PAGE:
I may have first noticed Paul in one of my graduate psychology classes. It’s easy to notice him—he’s a tall dude and if you catch sight of his forearms you’ll see a field of tattoos. Also, I can never imagine Paul without a beard. I don’t remember if he had one when I first saw him, but he seems to always have had some sort of wooly outcropping on his chin.
When I was learning to play poker for a charity tournament, Paul was also the guy they asked to school us. I got a short lesson and listened to Paul with the knowledge that I was learning from a master.
Paul is one of my favorite Facebook friends, partly because he will occasionally hijack his wife’s Facebook status and write outlandish adventures about their dog Mr. Green, and partly because I get to see photos of enormous fish with big gaping mouths or boats floating among mangroves.
For reasons that will become clear when we get to talking about motorcycle culture, Paul requested that we do not use his last name in this interview.
Wendy C. Ortiz: Your wife posts photos on Facebook of fishing trips and alligators and manatees. I think you may have posted status updates on behalf of your wife, with stories of your dog riding a manatee. What do you think of folks who ride manatees?
Paul: Although I am a firm believer in evolution, I have no idea how manatees have not learned to stay away from boats and people in the last 1000 years. People that ride manatees are pretty dumb. Actually, while fishing I have spooked manatees and had them almost flip over my boat. They are big and powerful creatures. I’m just waiting for the day one of these idiots gets killed by getting knocked out by a manatee’s tail. I hope it happens. Leave the manatees alone. They are great for tourism.
Wendy: I understand you were involved with motorcycles for a bit. How did that come about?
Paul: It sounds stupid but I kind of fell into “one of the top five notorious biker gangs in the country”—that’s the feds’ words, not mine. Since Las Vegas, I had been involved in the hot rod and motorcycle culture and was a member of a loosely affiliated group of like-minded people, who all wore the same logo and all had tattoos of that logo. We were like a wanna-be motorcycle club. We still drank together when we were in the same area and got in bar fights and stuff, but it wasn’t a big deal.
I was with some of the members of this group in a bar in San Bernardino one night where we had an encounter with some members of a large motorcycle club. It was the first time I felt totally powerless. I am a big dude and have been told my appearance can be intimidating. Plus, I used to really enjoy punching people who deserved it. It killed me to sit there and take shit from these assholes because I knew if I said anything wrong or started anything I would have, best case, been beaten, and worst case, been killed. This also made me realize that my “club” while somewhat of a big deal in our “scene” didn’t mean shit in the big picture.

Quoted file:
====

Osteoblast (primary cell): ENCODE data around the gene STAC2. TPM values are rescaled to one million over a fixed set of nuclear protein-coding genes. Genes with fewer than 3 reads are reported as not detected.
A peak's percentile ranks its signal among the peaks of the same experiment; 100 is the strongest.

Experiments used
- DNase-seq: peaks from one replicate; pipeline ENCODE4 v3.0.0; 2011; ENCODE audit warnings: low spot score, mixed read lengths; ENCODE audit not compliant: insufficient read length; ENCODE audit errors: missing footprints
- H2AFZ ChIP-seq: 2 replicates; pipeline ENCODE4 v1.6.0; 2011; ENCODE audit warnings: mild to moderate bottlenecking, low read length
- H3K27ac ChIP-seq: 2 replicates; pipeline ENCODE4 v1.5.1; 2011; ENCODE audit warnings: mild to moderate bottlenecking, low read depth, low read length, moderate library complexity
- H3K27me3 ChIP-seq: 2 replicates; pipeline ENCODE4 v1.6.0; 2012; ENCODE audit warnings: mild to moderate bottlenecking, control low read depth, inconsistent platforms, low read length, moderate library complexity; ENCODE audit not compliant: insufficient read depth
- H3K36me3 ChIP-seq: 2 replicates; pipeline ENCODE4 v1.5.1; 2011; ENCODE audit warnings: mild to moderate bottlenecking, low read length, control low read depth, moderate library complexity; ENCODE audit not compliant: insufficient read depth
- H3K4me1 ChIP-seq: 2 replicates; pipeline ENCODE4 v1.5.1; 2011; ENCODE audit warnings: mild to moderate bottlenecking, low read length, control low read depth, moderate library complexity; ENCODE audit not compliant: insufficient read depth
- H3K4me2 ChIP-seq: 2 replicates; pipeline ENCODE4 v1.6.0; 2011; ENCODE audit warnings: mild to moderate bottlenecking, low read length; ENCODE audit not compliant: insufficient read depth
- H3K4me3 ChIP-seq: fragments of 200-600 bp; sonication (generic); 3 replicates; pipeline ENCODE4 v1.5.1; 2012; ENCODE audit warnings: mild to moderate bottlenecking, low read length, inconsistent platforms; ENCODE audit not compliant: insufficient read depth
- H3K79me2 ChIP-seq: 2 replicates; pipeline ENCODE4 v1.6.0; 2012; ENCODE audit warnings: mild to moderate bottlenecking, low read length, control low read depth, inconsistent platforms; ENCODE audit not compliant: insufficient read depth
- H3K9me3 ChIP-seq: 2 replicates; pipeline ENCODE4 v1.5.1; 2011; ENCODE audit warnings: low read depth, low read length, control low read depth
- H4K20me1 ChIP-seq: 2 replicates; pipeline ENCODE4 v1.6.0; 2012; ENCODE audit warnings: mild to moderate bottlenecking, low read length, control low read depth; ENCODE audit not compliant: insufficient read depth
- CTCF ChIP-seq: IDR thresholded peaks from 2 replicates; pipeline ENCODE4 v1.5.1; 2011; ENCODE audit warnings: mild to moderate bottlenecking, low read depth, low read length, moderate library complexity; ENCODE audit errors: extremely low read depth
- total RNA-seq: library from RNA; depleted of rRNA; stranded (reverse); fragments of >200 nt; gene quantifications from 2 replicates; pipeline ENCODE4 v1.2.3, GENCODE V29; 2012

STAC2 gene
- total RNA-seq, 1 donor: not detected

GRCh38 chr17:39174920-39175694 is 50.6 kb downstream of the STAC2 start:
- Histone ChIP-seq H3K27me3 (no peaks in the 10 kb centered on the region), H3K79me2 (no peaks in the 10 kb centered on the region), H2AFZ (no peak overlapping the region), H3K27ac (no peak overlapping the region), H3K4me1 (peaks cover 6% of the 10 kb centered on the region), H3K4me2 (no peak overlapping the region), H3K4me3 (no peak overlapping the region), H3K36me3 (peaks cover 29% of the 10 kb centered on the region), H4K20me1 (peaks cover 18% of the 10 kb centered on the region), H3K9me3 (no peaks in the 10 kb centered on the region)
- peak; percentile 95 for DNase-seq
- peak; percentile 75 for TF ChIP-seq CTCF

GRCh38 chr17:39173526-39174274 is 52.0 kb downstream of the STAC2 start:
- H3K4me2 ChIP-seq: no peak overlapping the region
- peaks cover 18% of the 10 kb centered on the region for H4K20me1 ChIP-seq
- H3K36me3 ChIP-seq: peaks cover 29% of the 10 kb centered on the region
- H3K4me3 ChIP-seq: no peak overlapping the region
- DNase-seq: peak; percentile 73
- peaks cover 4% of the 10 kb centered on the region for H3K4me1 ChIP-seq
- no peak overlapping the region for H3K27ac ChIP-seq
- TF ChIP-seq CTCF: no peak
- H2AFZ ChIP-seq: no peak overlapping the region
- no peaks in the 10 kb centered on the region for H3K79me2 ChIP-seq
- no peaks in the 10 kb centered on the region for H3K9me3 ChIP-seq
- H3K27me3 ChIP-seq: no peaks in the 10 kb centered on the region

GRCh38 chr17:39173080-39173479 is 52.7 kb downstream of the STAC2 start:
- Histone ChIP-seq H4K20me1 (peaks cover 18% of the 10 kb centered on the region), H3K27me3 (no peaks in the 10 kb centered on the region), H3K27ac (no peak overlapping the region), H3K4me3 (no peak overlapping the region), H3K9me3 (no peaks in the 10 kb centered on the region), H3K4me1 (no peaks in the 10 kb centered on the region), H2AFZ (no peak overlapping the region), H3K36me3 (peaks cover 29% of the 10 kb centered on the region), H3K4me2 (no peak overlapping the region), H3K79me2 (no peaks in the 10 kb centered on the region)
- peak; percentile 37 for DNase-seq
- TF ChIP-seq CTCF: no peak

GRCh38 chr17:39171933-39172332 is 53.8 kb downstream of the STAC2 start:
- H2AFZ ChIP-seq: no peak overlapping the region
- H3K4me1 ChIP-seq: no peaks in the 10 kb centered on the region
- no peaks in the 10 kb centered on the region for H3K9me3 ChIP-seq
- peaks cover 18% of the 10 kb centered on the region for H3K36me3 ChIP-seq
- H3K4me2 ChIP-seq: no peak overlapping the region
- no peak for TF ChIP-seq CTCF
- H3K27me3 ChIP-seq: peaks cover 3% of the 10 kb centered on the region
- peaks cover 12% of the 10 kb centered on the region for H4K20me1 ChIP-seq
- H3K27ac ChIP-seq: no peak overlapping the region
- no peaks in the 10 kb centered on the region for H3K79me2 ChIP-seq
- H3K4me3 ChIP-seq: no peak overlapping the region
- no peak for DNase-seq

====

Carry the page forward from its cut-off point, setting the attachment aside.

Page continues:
So after I moved to Utah, I was hanging out at the tattoo parlor owned by a friend of a friend when I met a member of the club that I eventually joined. We started hanging out. Then I moved through the stages of joining before becoming a full patch member. Those were some of the most fun and most stressful times of my life.
Wendy: Something tells me that you arrive into a culture and suddenly you are in it, deeply. I admire that. How do you see yourself?
Paul: I’m glad you admire it because I don’t know if I do. I have never half assed anything. Even when I was a kid, I would not just get into something, I would be completely obsessed with it for varying amounts of time. For instance, I never just wanted a baseball card collection, I wanted a card collection that was worthy of display in the Baseball Hall of Fame. I have a lot of hobbies and activities in my past that totally consumed me for a time, only to be left for dead after spending countless hours at the detriment of the rest of my life and often thousands of dollars. I was diagnosed with bipolar disorder at age 19 or so. These obsessions usually coincided with my manic periods, only to be left for dead when the inevitable depression hit. In the past, I often saw myself as a failure because I could never achieve what lofty and unreachable goals I had set for myself. Let me clarify this. I was never one of those people who wrote down goals in order to motivate myself. It was more like my brain told me that instead of having surfing as a hobby, I had to figure out how to make it my life.
Wendy: What is your life’s ambition?
Paul: My life’s ambition is pretty simple at this point. I would like to not have to worry about paying my bills every month. Overall, my ambition is to become one of the better saltwater fly anglers out there.